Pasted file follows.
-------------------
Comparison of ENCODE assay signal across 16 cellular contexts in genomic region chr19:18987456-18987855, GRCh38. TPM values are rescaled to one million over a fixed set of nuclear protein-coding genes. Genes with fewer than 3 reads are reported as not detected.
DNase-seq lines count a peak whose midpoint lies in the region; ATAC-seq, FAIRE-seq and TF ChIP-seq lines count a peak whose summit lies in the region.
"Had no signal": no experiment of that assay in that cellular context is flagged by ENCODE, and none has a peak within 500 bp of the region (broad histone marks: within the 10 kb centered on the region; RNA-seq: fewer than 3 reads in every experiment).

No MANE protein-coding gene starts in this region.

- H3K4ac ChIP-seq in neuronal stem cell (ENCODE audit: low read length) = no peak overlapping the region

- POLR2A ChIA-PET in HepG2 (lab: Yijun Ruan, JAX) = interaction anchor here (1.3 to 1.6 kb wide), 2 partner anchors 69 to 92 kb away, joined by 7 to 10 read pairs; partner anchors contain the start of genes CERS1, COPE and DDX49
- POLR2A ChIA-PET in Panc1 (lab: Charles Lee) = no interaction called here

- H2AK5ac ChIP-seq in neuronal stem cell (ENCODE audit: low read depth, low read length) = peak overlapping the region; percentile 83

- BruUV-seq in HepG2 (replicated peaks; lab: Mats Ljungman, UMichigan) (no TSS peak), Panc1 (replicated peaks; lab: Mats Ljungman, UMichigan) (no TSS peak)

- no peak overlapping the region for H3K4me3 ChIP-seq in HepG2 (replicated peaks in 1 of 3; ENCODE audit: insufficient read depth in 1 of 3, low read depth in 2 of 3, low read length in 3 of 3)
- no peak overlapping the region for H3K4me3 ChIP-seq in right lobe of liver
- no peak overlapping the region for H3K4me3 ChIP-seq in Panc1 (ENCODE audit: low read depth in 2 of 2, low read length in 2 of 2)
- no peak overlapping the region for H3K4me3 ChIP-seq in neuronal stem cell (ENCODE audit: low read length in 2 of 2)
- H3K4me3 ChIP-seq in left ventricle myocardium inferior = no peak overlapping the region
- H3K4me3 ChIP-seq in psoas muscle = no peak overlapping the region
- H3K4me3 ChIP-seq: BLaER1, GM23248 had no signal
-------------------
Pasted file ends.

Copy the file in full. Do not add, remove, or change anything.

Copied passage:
Comparison of ENCODE assay signal across 16 cellular contexts in genomic region chr19:18987456-18987855, GRCh38. TPM values are rescaled to one million over a fixed set of nuclear protein-coding genes. Genes with fewer than 3 reads are reported as not detected.
DNase-seq lines count a peak whose midpoint lies in the region; ATAC-seq, FAIRE-seq and TF ChIP-seq lines count a peak whose summit lies in the region.
"Had no signal": no experiment of that assay in that cellular context is flagged by ENCODE, and none has a peak within 500 bp of the region (broad histone marks: within the 10 kb centered on the region; RNA-seq: fewer than 3 reads in every experiment).

No MANE protein-coding gene starts in this region.

- H3K4ac ChIP-seq in neuronal stem cell (ENCODE audit: low read length) = no peak overlapping the region

- POLR2A ChIA-PET in HepG2 (lab: Yijun Ruan, JAX) = interaction anchor here (1.3 to 1.6 kb wide), 2 partner anchors 69 to 92 kb away, joined by 7 to 10 read pairs; partner anchors contain the start of genes CERS1, COPE and DDX49
- POLR2A ChIA-PET in Panc1 (lab: Charles Lee) = no interaction called here

- H2AK5ac ChIP-seq in neuronal stem cell (ENCODE audit: low read depth, low read length) = peak overlapping the region; percentile 83

- BruUV-seq in HepG2 (replicated peaks; lab: Mats Ljungman, UMichigan) (no TSS peak), Panc1 (replicated peaks; lab: Mats Ljungman, UMichigan) (no TSS peak)

- no peak overlapping the region for H3K4me3 ChIP-seq in HepG2 (replicated peaks in 1 of 3; ENCODE audit: insufficient read depth in 1 of 3, low read depth in 2 of 3, low read length in 3 of 3)
- no peak overlapping the region for H3K4me3 ChIP-seq in right lobe of liver
- no peak overlapping the region for H3K4me3 ChIP-seq in Panc1 (ENCODE audit: low read depth in 2 of 2, low read length in 2 of 2)
- no peak overlapping the region for H3K4me3 ChIP-seq in neuronal stem cell (ENCODE audit: low read length in 2 of 2)
- H3K4me3 ChIP-seq in left ventricle myocardium inferior = no peak overlapping the region
- H3K4me3 ChIP-seq in psoas muscle = no peak overlapping the region
- H3K4me3 ChIP-seq: BLaER1, GM23248 had no signal